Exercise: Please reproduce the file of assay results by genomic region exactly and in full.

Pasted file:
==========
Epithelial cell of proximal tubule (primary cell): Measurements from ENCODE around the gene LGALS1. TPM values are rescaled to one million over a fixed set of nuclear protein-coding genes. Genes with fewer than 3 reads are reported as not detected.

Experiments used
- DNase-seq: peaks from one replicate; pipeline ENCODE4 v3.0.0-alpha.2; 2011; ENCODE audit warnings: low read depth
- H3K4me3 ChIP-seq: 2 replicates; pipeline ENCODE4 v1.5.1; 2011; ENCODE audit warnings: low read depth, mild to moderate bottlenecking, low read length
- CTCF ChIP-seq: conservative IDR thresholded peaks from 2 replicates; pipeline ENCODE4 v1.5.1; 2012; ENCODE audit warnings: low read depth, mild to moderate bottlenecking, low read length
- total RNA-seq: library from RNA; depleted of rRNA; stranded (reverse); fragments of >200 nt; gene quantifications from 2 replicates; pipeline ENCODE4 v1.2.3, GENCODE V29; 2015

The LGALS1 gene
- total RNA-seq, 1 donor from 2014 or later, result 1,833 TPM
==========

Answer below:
Epithelial cell of proximal tubule (primary cell): Measurements from ENCODE around the gene LGALS1. TPM values are rescaled to one million over a fixed set of nuclear protein-coding genes. Genes with fewer than 3 reads are reported as not detected.

Experiments used
- DNase-seq: peaks from one replicate; pipeline ENCODE4 v3.0.0-alpha.2; 2011; ENCODE audit warnings: low read depth
- H3K4me3 ChIP-seq: 2 replicates; pipeline ENCODE4 v1.5.1; 2011; ENCODE audit warnings: low read depth, mild to moderate bottlenecking, low read length
- CTCF ChIP-seq: conservative IDR thresholded peaks from 2 replicates; pipeline ENCODE4 v1.5.1; 2012; ENCODE audit warnings: low read depth, mild to moderate bottlenecking, low read length
- total RNA-seq: library from RNA; depleted of rRNA; stranded (reverse); fragments of >200 nt; gene quantifications from 2 replicates; pipeline ENCODE4 v1.2.3, GENCODE V29; 2015

The LGALS1 gene
- total RNA-seq, 1 donor from 2014 or later, result 1,833 TPM